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Entanglement-based single-shot detection of a single magnon with a superconducting qubit

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Science  24 Jan 2020:
Vol. 367, Issue 6476, pp. 425-428
DOI: 10.1126/science.aaz9236

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Detecting a single magnetic excitation

Quantum-enhanced sensing is one of the near-term applications for the developing field of quantum technologies. A promising approach to quantum sensing relies on entangling a well-controlled system (the sensor) to the system of interest to detect quanta of excitations in the latter. By entangling a superconducting qubit with a ferrimagnetic crystal, Lachance-Quirion et al. demonstrate that they can detect a quantum of magnetic excitation (a magnon) within the sample. The demonstration of a high-efficiency single-magnon detector will be useful for quantum sensing as well as an active component of hybrid quantum systems and should find a wide range of applications in quantum technologies.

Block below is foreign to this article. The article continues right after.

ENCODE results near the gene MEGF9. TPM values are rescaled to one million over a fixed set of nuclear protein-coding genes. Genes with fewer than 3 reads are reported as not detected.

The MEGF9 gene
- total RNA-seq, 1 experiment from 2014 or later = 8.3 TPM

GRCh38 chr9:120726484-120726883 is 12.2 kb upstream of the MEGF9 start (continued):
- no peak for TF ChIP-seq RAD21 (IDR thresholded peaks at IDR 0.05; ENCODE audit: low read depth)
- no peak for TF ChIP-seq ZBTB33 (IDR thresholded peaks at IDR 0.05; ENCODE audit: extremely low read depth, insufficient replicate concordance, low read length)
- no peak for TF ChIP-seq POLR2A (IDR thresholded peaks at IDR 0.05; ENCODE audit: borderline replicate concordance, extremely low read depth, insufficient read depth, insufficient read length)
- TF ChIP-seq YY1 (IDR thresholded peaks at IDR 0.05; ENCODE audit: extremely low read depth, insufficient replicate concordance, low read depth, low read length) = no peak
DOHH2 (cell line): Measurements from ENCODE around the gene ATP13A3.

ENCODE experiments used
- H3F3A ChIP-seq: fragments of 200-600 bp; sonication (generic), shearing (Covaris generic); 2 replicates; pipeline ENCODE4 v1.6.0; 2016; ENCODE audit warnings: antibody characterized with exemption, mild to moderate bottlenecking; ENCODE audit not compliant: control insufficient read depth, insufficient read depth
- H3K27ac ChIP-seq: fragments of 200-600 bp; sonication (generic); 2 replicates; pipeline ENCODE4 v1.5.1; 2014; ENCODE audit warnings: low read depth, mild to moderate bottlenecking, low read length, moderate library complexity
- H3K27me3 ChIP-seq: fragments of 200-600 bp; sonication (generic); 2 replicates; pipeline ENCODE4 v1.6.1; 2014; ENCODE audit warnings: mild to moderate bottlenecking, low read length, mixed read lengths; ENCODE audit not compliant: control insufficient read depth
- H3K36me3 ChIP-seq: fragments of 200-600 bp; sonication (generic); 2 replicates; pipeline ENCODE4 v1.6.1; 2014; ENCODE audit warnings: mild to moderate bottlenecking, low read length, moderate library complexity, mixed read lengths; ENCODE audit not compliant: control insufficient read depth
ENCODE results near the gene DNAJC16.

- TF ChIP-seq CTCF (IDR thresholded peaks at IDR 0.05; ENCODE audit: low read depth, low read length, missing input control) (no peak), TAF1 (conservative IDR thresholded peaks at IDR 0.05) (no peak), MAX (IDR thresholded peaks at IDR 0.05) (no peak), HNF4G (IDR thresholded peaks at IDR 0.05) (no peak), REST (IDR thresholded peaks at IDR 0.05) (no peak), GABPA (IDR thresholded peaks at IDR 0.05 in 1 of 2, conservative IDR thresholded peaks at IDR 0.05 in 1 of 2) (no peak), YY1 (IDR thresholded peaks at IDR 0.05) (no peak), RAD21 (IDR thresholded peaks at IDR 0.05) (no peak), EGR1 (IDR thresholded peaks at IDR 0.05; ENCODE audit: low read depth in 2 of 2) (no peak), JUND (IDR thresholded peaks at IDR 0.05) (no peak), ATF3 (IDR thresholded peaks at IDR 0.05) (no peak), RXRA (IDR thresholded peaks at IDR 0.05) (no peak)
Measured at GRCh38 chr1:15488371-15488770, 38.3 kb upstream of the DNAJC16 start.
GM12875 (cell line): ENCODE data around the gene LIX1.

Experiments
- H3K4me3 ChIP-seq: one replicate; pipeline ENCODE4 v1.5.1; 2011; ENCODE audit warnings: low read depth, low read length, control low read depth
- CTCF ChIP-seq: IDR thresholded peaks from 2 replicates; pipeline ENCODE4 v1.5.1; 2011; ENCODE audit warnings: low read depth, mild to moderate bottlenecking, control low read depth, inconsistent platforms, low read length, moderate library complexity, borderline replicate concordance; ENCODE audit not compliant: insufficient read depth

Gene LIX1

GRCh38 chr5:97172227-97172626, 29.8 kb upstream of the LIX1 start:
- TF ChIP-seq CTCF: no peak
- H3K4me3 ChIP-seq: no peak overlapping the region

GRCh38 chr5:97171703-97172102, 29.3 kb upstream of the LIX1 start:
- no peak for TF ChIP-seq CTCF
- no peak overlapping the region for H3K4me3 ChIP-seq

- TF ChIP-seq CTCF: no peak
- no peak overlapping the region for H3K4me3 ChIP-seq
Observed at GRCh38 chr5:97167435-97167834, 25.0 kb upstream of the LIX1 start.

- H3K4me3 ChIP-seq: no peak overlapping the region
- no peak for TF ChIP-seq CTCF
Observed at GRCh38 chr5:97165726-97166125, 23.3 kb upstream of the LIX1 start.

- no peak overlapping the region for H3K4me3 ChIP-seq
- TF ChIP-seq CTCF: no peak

Science, this issue p. 425

Abstract

The recent development of hybrid systems based on superconducting circuits provides the possibility of engineering quantum sensors that exploit different degrees of freedom. Quantum magnonics, which aims to control and read out quanta of collective spin excitations in magnetically ordered systems, provides opportunities for advances in both the study of magnetism and the development of quantum technologies. Using a superconducting qubit as a quantum sensor, we report the detection of a single magnon in a millimeter-sized ferrimagnetic crystal with a quantum efficiency of up to 0.71. The detection is based on the entanglement between a magnetostatic mode and the qubit, followed by a single-shot measurement of the qubit state. This proof-of-principle experiment establishes the single-photon detector counterpart for magnonics.

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